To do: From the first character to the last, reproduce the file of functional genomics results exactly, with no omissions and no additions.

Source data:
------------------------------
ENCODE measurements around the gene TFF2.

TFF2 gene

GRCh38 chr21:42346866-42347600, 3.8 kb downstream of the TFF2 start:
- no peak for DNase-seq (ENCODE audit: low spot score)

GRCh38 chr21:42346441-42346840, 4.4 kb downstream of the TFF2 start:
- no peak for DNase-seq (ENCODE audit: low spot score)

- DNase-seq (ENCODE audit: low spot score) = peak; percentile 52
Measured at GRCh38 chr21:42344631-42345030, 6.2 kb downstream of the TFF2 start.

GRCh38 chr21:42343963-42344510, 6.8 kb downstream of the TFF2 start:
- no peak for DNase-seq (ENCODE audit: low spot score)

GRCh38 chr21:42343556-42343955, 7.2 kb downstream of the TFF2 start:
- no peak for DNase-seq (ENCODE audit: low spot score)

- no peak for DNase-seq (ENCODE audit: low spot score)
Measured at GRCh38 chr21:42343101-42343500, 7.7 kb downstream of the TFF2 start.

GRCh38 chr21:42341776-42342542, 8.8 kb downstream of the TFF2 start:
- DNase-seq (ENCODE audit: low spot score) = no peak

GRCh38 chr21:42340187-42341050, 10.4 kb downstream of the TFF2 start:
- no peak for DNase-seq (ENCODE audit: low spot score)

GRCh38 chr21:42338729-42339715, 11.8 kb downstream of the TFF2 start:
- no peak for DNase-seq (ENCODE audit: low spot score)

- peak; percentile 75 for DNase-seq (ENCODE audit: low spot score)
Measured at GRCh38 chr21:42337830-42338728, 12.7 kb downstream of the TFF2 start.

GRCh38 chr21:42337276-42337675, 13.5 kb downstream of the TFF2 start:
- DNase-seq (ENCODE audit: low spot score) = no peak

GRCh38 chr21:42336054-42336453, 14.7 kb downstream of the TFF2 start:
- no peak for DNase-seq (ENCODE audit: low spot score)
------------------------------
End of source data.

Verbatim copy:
ENCODE measurements around the gene TFF2.

TFF2 gene

GRCh38 chr21:42346866-42347600, 3.8 kb downstream of the TFF2 start:
- no peak for DNase-seq (ENCODE audit: low spot score)

GRCh38 chr21:42346441-42346840, 4.4 kb downstream of the TFF2 start:
- no peak for DNase-seq (ENCODE audit: low spot score)

- DNase-seq (ENCODE audit: low spot score) = peak; percentile 52
Measured at GRCh38 chr21:42344631-42345030, 6.2 kb downstream of the TFF2 start.

GRCh38 chr21:42343963-42344510, 6.8 kb downstream of the TFF2 start:
- no peak for DNase-seq (ENCODE audit: low spot score)

GRCh38 chr21:42343556-42343955, 7.2 kb downstream of the TFF2 start:
- no peak for DNase-seq (ENCODE audit: low spot score)

- no peak for DNase-seq (ENCODE audit: low spot score)
Measured at GRCh38 chr21:42343101-42343500, 7.7 kb downstream of the TFF2 start.

GRCh38 chr21:42341776-42342542, 8.8 kb downstream of the TFF2 start:
- DNase-seq (ENCODE audit: low spot score) = no peak

GRCh38 chr21:42340187-42341050, 10.4 kb downstream of the TFF2 start:
- no peak for DNase-seq (ENCODE audit: low spot score)

GRCh38 chr21:42338729-42339715, 11.8 kb downstream of the TFF2 start:
- no peak for DNase-seq (ENCODE audit: low spot score)

- peak; percentile 75 for DNase-seq (ENCODE audit: low spot score)
Measured at GRCh38 chr21:42337830-42338728, 12.7 kb downstream of the TFF2 start.

GRCh38 chr21:42337276-42337675, 13.5 kb downstream of the TFF2 start:
- DNase-seq (ENCODE audit: low spot score) = no peak

GRCh38 chr21:42336054-42336453, 14.7 kb downstream of the TFF2 start:
- no peak for DNase-seq (ENCODE audit: low spot score)